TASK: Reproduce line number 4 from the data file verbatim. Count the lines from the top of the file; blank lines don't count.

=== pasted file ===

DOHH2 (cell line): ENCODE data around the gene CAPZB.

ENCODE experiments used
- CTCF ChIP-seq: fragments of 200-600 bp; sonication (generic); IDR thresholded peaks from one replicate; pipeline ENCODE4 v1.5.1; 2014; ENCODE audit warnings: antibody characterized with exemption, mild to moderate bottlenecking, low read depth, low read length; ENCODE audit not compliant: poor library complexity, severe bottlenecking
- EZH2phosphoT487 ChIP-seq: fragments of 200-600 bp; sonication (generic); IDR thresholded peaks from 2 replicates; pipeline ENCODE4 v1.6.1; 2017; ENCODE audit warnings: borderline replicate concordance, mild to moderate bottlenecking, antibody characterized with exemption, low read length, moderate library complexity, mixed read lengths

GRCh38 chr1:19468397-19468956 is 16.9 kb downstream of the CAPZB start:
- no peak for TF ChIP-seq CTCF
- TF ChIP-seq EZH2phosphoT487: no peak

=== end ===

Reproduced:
- EZH2phosphoT487 ChIP-seq: fragments of 200-600 bp; sonication (generic); IDR thresholded peaks from 2 replicates; pipeline ENCODE4 v1.6.1; 2017; ENCODE audit warnings: borderline replicate concordance, mild to moderate bottlenecking, antibody characterized with exemption, low read length, moderate library complexity, mixed read lengths